The high ankle sprain suffered by Steelers WR Antonio Brown may not be enough to keep him off the field. Or will it? We'll find out before kickoff
High ankle sprains typically require more than three weeks to heal. That doesn't speak to the uniqueness of the situation, but it's a general guideline that holds approximate in most situations.
Brown's giving it a go anyway. Should we believe it? Should the Browns?
Either way, the Steelers aren't planning to reveal their intentions with Brown until kickoff, so expect to see the warm-up footage of Brown on the freezing surface of Cleveland Browns Stadium. He'll be out there at least warming up because veteran and fourth WR Jerricho Cotchery will not.
The Steelers go into this game with two of the four receivers who started the season on the team's active roster - Mike Wallace and Emmanuel Sanders - healthy. They have since brought David Gilreath up from the practice squad and signed Plaxico Burress.
The Steelers are capable of playing with just three receivers, but choosing the third is the inexperienced Gilreath, the injured Brown or the unused Burress - who as signed this week and hasn't played a game in approximately one year.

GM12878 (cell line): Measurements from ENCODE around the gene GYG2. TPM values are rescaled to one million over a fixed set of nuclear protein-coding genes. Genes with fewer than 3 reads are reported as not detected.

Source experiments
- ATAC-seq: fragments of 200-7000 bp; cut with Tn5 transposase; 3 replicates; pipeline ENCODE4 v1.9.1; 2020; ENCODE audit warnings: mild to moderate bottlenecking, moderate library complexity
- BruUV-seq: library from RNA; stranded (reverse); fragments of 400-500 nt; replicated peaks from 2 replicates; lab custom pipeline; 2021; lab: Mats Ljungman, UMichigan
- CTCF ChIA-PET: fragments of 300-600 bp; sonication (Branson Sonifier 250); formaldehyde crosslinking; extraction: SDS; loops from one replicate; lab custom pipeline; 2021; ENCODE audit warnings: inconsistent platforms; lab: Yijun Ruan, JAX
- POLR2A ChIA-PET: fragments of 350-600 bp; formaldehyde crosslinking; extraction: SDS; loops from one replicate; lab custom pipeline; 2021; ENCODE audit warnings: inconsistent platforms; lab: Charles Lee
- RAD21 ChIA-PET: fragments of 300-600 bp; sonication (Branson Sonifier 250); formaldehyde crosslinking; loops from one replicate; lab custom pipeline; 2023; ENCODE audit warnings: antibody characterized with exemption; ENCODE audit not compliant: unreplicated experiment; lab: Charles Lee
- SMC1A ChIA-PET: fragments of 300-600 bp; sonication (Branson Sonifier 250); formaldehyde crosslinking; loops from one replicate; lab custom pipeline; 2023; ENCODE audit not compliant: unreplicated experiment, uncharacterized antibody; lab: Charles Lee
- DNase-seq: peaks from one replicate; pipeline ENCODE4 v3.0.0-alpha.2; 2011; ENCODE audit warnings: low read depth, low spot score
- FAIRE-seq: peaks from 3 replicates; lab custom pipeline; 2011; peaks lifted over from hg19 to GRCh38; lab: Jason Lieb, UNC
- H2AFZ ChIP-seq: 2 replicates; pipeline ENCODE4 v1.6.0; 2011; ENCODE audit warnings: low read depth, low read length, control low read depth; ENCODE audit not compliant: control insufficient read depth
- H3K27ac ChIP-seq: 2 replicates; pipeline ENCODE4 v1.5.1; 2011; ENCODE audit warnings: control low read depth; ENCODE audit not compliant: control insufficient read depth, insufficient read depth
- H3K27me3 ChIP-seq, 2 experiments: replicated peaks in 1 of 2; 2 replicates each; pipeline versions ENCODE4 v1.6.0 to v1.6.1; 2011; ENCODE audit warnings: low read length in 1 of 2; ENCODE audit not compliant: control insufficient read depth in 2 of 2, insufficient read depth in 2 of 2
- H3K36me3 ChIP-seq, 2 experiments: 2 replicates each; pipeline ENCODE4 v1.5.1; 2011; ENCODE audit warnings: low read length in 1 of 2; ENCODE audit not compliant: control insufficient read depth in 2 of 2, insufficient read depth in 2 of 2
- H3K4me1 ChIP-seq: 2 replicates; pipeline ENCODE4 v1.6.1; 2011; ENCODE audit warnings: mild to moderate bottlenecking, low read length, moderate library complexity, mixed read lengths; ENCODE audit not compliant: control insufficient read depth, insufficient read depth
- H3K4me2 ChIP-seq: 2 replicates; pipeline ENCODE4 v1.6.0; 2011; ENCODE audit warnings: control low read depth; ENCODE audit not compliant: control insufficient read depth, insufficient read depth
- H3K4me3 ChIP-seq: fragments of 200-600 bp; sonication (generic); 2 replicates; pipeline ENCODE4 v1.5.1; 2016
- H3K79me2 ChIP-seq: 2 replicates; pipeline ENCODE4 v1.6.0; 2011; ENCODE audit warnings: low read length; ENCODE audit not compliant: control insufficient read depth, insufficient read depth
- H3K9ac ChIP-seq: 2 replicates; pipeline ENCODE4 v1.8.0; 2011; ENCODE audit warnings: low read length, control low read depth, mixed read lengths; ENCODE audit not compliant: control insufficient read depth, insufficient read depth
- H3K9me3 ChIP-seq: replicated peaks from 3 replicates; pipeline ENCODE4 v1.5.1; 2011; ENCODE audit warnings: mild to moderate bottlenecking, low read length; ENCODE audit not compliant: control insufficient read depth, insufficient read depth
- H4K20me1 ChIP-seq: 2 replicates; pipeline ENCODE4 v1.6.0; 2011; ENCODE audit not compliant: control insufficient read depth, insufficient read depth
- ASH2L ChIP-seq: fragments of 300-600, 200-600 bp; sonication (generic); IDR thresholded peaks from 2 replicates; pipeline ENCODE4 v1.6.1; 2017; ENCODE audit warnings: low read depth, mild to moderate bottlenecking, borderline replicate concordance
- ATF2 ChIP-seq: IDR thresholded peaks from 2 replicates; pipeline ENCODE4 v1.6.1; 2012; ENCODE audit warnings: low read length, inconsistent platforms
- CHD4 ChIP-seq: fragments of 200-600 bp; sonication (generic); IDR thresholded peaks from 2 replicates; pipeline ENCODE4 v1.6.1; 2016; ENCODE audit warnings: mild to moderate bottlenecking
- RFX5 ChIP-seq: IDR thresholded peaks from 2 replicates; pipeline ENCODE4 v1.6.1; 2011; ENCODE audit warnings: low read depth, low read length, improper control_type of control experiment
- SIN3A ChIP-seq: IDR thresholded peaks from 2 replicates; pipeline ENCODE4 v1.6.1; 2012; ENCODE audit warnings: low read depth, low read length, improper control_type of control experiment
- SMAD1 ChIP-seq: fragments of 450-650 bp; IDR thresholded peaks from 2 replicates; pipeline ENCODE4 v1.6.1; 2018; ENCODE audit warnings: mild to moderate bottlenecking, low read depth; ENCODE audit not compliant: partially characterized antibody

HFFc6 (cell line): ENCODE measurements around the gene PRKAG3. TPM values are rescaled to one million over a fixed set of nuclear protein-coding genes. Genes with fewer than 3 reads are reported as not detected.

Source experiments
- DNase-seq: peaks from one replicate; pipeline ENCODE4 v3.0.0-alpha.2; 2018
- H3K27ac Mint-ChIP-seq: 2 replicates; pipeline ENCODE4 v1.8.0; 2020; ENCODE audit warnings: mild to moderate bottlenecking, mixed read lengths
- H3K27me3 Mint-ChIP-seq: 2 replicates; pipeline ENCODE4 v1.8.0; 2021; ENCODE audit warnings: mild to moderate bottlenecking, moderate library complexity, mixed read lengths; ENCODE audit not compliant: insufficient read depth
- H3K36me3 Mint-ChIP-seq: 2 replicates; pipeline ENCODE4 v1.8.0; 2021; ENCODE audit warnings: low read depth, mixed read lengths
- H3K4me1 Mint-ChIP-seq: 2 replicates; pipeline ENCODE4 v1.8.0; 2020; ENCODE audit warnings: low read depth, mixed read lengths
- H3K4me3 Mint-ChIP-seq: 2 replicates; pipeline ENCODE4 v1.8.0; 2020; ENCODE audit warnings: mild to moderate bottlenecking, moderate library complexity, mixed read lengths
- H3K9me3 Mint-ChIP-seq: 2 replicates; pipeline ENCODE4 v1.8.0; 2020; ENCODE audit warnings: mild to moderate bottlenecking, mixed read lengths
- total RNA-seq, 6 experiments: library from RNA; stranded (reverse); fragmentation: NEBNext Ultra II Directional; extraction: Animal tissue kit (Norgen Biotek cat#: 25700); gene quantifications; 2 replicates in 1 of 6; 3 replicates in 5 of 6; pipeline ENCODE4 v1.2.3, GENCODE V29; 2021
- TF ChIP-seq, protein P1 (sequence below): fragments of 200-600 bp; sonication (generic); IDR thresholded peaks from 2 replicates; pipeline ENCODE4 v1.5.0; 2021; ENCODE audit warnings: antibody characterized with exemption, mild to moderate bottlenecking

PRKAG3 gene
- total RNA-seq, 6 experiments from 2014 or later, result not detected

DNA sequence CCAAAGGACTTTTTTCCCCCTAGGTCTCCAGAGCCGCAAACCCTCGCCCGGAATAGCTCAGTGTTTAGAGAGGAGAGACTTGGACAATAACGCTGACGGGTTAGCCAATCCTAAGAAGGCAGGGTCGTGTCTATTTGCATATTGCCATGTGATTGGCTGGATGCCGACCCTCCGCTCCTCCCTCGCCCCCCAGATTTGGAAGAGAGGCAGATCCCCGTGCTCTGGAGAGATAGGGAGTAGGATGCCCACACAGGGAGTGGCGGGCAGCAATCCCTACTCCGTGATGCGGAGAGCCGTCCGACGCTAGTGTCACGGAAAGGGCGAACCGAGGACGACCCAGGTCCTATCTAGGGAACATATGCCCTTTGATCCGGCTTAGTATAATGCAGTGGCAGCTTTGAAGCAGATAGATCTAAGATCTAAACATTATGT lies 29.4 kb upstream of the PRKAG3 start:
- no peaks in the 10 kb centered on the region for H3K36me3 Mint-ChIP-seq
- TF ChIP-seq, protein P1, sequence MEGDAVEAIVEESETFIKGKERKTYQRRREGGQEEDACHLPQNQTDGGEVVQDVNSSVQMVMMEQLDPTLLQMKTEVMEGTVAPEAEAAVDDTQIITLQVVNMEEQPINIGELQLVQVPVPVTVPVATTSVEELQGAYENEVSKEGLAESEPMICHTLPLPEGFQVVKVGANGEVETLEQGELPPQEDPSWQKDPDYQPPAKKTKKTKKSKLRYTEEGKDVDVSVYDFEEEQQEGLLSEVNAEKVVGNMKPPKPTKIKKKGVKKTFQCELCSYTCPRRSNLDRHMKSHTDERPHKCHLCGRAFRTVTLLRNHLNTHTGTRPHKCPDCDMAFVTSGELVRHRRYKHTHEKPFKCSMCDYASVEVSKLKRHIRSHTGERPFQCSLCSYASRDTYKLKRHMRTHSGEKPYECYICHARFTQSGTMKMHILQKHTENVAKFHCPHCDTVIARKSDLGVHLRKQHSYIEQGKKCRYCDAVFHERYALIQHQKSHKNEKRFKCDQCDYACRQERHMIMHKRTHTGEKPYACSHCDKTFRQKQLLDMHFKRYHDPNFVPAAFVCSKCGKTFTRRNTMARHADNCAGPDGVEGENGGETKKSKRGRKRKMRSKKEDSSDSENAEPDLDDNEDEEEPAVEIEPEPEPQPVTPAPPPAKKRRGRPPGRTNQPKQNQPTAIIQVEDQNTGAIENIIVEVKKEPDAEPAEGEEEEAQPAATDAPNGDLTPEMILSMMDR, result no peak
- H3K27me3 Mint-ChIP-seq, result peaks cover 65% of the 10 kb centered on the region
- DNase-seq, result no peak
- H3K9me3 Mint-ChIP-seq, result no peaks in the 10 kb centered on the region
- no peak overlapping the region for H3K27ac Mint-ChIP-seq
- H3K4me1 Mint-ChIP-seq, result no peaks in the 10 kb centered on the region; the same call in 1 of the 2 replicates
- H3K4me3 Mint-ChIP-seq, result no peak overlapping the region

Maybe that plays into the Steelers' strengths. If Cleveland isn't sure who will be out there, they can't really get a beat on what the Steelers plan to do in this game. Certainly, few would have thought the Steelers would have come out throwing the way they did in Week 11 against Baltimore.
It wouldn't be the popular strategy to repeat that performance, though. But the Steelers will need to throw the ball to compete in this game. Browns CB Joe Haden is still nursing an oblique injury, one that needs to be tested early.
Whether that's Brown administering that test, or any of the Steelers' new group of receivers - Young, Old and Undrafted Money - remains to be seen.